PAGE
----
A simple EditDialog template

published at 29.03.2018 15:32 by Jens Weller

So far I covered the basics for connecting boost fusion adapted structs with Qts Model/View architecture. Today is the next step: a simple dialog for editing a single instance of such a fusion enabled type.

This is only a simple form dialog, where each row is a label and a widget for data entry. But it covers the necessary code to generate exactuly this input form from the information provided by fusion and the tags.

Dialog basics

This dialog has two roles: one for editing an existing instance, it could be very useful for displaying an options dialog. Where the options class is a fusion adapted struct. Or, for entering new data and then turning this data into an instance of the fusion enabled type. The basic layout of the EditDialog looks like this:

template< class Seq, typename ...Tags>
class EditDialog : public QDialog
{
    W_OBJECT(EditDialog) //Q_OBJECT for templates from verdigris
    using taglist = boost::mp11::mp_list< Tags...>;
    const size_t colnumber = uitags::count_editable_tags< Tags...>();
    std::array<int, uitags::count_editable_tags< Tags...>()> index_array = uitags::make_edit_index_array< Tags...>();
    std::array< const char*,boost::fusion::result_of::size< Seq>::value> membernames = tagtype::get_member_names< Seq>();
    std::array< QWidget*,boost::fusion::result_of::size< Seq>::value> index2widget;
    std::array< QLabel*,boost::fusion::result_of::size< Seq>::value> index2label;

Lots of std::array members:

As this template has two constructors, there is a private function to construct the UI:

void makeDialog()
{
    QVBoxLayout* vbox = new QVBoxLayout(this);
    setLayout(vbox);
    QFormLayout* form_layout = new QFormLayout();
    form_layout->setSizeConstraint(QLayout::SetMinAndMaxSize);
    boost::mp11::mp_for_each< boost::mp11::mp_iota_c<uitags::count_editable_tags< Tags...>()>>(
                [&]( auto I ){
                if(index_array[I]!= -1)
                {
                  QWidget* w = make_widget(this,boost::mp11::mp_at_c< taglist,I>{});
                  index2widget[I]=w;
                  QLabel *lbl = new QLabel(QString("Enter ")+ membernames[I]);
                  index2label[I] = lbl;
                  form_layout->addRow(lbl,w);
                }
                } );
    vbox->addLayout(form_layout);

    auto buttonBox = new QDialogButtonBox(this);

    buttonBox->setOrientation(Qt::Horizontal);
    buttonBox->setStandardButtons(QDialogButtonBox::Cancel|QDialogButtonBox::Ok);
    connect(buttonBox, SIGNAL(accepted()), this, SLOT(accept()));
    connect(buttonBox, SIGNAL(rejected()), this, SLOT(reject()));
    vbox->addWidget(buttonBox);
}

I'm used to click my UIs together in QtCreator, so writing manual UI building code in Qt is not a thing I do very often. So this is regular UI code which you normally would not have write by your self in Qt. But as this is a template, one has to write this code only once.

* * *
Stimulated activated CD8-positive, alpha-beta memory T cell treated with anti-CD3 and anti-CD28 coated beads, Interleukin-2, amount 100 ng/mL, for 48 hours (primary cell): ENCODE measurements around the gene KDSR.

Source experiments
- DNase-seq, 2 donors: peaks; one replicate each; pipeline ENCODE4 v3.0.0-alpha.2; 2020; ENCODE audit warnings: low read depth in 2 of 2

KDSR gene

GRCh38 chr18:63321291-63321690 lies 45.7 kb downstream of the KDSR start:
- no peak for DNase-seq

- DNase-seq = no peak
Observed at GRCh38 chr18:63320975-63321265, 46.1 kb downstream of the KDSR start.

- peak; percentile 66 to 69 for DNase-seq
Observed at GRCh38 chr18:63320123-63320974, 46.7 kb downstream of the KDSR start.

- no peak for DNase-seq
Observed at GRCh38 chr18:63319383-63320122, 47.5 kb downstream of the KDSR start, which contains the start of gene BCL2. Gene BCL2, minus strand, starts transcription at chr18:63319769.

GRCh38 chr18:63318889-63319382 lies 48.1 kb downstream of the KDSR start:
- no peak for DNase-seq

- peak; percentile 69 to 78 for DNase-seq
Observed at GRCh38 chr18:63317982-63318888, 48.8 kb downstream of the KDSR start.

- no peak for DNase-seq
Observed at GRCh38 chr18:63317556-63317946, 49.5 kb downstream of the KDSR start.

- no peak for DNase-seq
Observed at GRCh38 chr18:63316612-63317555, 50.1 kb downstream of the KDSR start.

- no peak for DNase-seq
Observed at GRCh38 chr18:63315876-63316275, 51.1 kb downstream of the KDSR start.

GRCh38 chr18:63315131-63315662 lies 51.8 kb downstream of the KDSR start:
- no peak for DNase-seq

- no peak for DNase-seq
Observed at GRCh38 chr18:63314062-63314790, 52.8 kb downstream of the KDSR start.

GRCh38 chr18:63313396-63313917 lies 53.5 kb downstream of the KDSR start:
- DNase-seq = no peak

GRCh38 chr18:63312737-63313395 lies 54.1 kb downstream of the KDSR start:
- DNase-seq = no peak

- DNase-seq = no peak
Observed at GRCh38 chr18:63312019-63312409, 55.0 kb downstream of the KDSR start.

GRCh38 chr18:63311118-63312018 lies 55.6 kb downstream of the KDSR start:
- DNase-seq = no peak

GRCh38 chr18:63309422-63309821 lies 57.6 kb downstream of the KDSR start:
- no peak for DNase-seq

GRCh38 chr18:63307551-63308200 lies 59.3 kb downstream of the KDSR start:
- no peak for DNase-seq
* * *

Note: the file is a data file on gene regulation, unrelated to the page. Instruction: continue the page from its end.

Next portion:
The only non Qt part of this code is where the actual widgets and labels are created by calling mp_for_each, which then calls the generic lambda once for each index. The make_widget function uses tag dispatch to create the correct widget type for each tag. Boosts mp11::mp_at_c is used to access and create the correct tag type.

There is a 1:1 correlation between tag and widgettype:

QWidget* make_widget(QWidget* parent,uitags::SingleLine)
{
    return new QLineEdit(parent);
}

Similar functions handle the retrieving and setting values to these widgets. QWidget has no general API for this. Each widget has its own method called value, text, toPlainText (,...) to get the actual value inside what is displayed/edited. Hence also each tag needs a function for setting/getting the value from its widget:

QVariant get_value_as_variant(const QWidget* w,uitags::DoubleSpinBox)
{
    return qobject_cast< const QDoubleSpinBox*>(w)->value();
}

void set_value(QWidget* w,const std::string& s,uitags::SingleLine)
{
    qobject_cast< QLineEdit*>(w)->setText(QString::fromStdString(s));
}

void set_value(QWidget* w,const QString& s,uitags::SingleLine)
{
    qobject_cast< QLineEdit*>(w)->setText(s);
}

For the value retrieval QVariant is used, as Qt types already convert easily to it, and there is already code with can assign a QVariant to a fusion enabled struct. For the set_value functions, several overloads are provided, as these might be called with the actual type.

The logic of an EditDialog is, that nothing gets changed until Ok is pressed, cancel will keep the old values. I decided to now provide an automatic assignment to the values once OK is pressed, the handling code still has to call transferValues:

void transferValues(Seq& s)
{
    boost::mp11::mp_for_each< boost::mp11::mp_iota_c< uitags::count_editable_tags()>>(
                [&]( auto I ){
                    if(index_array[I]!= -1)
                    {
                     QWidget* w = index2widget[I];
                     qt_assign(boost::fusion::get< I>(s),get_value_as_variant(w,boost::mp11::mp_at_c< taglist,I>{}));
                    }
                } );
}

This utilizes again mp11::mp_for_each to iterate over the index of the struct members from fusion. The in the previous post introduced qt_assign function handles the setting of the value.

And this is pretty much the code for the edit dialog. But this is also how my code has explored this new way of writing Qt UI Code for C++ domain classes. Right now the code is a good prototype to write prototype like UIs. I'll explore where this path leads beyond the simple approach in the next weeks...

 

Join the Meeting C++ patreon community!
This and other posts on Meeting C++ are enabled by my supporters on patreon!